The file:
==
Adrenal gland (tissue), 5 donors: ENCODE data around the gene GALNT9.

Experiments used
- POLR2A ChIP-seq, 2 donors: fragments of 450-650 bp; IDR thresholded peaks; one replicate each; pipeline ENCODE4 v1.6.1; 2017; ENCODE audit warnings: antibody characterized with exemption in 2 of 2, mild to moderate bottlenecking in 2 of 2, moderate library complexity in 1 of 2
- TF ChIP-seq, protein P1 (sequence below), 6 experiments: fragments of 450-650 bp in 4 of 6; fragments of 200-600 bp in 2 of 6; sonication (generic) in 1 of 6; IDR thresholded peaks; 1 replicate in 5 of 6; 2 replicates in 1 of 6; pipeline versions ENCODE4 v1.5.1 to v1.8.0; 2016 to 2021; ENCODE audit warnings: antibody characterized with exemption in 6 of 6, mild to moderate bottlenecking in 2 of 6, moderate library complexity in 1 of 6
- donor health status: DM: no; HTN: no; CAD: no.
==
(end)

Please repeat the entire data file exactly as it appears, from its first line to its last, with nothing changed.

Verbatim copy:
Adrenal gland (tissue), 5 donors: ENCODE data around the gene GALNT9.

Experiments used
- POLR2A ChIP-seq, 2 donors: fragments of 450-650 bp; IDR thresholded peaks; one replicate each; pipeline ENCODE4 v1.6.1; 2017; ENCODE audit warnings: antibody characterized with exemption in 2 of 2, mild to moderate bottlenecking in 2 of 2, moderate library complexity in 1 of 2
- TF ChIP-seq, protein P1 (sequence below), 6 experiments: fragments of 450-650 bp in 4 of 6; fragments of 200-600 bp in 2 of 6; sonication (generic) in 1 of 6; IDR thresholded peaks; 1 replicate in 5 of 6; 2 replicates in 1 of 6; pipeline versions ENCODE4 v1.5.1 to v1.8.0; 2016 to 2021; ENCODE audit warnings: antibody characterized with exemption in 6 of 6, mild to moderate bottlenecking in 2 of 6, moderate library complexity in 1 of 6
- donor health status: DM: no; HTN: no; CAD: no.